Forests cover one third of the Earth's land mass, performing vital functions around the world. Around 1.6 billion people - including more than 2,000 indigenous cultures - depend on forests for their livelihoods, medicines, fuel, food and shelter.
Forests are the most biologically-diverse ecosystems on land, home to more than 80% of the terrestrial species of animals, plants and insects.
Yet despite all of these priceless ecological, economic, social and health benefits, global deforestation continues at an alarming rate - 13 million hectares of forest are destroyed annually. Deforestation accounts for 12 to 20 percent of the global greenhouse gas emissions that contribute to climate change.
The International Day of Forests is held annually on 21 March to raise awareness of the importance of forests to people and their vital role in poverty eradication, environmental sustainability and food security. Sustainable management of all types of forests are at the heart of unlocking challenges of conflict-affected, developing and developed countries, for the benefit of current and future generations.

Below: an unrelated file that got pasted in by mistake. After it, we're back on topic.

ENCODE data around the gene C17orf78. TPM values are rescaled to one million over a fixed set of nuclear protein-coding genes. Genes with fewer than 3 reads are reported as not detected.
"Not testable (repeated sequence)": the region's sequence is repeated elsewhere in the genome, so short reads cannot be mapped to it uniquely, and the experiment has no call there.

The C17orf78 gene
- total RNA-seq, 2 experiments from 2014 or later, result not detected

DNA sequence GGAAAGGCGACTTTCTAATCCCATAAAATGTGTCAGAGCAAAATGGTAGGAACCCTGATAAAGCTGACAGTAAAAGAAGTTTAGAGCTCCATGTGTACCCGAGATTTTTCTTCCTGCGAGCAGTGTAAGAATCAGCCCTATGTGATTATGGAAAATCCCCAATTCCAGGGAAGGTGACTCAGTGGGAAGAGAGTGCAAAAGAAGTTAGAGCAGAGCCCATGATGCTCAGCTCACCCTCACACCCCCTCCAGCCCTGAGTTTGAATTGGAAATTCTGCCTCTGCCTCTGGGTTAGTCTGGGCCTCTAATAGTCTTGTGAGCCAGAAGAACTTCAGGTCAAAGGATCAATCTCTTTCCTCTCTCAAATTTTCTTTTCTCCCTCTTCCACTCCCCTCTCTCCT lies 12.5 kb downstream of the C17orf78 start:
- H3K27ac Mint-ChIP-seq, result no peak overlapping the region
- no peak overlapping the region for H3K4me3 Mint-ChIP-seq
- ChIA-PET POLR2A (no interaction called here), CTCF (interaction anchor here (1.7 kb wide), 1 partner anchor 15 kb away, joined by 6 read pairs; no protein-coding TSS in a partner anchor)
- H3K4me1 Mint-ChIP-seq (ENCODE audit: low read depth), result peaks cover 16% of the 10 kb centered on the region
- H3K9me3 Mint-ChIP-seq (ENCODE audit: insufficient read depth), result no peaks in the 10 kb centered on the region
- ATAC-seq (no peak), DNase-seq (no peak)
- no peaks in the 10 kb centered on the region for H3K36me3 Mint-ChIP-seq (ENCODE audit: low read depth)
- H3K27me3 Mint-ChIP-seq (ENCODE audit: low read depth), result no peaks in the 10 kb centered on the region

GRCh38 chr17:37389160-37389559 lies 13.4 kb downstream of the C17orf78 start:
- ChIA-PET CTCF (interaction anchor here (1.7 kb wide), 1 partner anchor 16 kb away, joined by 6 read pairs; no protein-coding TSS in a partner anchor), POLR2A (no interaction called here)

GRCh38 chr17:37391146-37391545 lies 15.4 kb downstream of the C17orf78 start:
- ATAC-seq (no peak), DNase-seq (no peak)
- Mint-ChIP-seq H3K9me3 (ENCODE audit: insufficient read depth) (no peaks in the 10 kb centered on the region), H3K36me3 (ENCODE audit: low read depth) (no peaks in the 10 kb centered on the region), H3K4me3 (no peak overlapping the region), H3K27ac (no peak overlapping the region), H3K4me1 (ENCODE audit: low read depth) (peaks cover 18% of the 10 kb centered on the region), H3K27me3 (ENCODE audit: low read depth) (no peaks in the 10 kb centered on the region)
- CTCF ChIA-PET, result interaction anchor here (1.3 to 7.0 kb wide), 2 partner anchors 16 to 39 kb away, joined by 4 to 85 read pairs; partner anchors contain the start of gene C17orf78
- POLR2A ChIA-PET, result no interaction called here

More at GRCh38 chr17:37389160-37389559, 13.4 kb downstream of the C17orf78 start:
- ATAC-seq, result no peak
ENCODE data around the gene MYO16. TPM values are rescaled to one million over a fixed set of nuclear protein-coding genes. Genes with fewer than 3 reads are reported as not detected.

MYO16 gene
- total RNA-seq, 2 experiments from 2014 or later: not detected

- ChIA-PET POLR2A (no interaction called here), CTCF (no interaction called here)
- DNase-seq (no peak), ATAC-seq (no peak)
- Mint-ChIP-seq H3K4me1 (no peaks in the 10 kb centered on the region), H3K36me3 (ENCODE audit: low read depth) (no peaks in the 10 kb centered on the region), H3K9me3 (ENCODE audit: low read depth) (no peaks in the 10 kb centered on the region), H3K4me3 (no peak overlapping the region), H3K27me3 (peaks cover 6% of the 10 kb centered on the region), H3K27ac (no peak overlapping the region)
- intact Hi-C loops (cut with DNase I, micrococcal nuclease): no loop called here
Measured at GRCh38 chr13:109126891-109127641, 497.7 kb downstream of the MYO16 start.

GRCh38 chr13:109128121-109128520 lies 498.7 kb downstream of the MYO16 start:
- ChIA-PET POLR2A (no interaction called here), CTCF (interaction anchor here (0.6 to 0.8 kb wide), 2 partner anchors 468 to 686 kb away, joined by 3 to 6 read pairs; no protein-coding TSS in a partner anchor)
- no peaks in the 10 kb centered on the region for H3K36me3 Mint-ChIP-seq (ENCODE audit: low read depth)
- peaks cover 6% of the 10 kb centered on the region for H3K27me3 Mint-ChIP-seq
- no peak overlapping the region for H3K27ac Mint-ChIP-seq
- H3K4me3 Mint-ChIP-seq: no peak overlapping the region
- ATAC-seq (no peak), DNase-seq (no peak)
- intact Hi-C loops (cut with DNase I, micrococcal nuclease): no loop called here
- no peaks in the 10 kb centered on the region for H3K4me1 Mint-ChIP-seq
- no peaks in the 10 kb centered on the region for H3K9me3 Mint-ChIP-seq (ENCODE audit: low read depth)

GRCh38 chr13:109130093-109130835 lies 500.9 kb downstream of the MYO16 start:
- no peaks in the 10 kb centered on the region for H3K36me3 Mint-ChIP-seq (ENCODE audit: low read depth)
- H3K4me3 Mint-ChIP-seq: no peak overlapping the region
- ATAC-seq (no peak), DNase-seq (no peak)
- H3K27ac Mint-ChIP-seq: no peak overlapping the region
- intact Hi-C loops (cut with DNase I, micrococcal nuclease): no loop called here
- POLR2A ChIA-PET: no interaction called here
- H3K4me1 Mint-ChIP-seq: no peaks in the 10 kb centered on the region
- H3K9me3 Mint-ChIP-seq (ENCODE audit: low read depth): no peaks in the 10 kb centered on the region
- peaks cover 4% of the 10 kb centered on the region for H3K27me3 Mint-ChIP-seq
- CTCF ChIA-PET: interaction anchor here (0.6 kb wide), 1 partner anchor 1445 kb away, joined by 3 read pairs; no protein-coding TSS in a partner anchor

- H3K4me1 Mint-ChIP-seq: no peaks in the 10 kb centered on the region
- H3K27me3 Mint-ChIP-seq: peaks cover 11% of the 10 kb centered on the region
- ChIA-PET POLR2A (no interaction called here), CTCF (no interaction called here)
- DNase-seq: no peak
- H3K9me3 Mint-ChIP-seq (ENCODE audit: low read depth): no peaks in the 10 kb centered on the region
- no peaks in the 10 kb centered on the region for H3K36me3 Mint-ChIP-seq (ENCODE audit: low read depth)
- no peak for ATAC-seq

International Day of Forests Resolution
The United Nations General Assembly adopted resolution A/RES/67/200 on 21 December 2012, which declared that 21 March of each year is to be observed as the International Day of Forests.
The resolution encourages all Member States to organize activities relating to all types of forests. Activities expected to take place on the International Day include tree-planting and other community-level events, and national celebrations including art, photo and film as well as social media outreach.
The resolution requests the secretariat of the United Nations Forum on Forests, in collaboration with the Food and Agriculture Organization of the United Nations, to facilitate the implementation of the International Day of Forests, in collaboration with Governments, the Collaborative Partnership on Forests and international, regional and subregional organizations and processes as well as relevant major groups.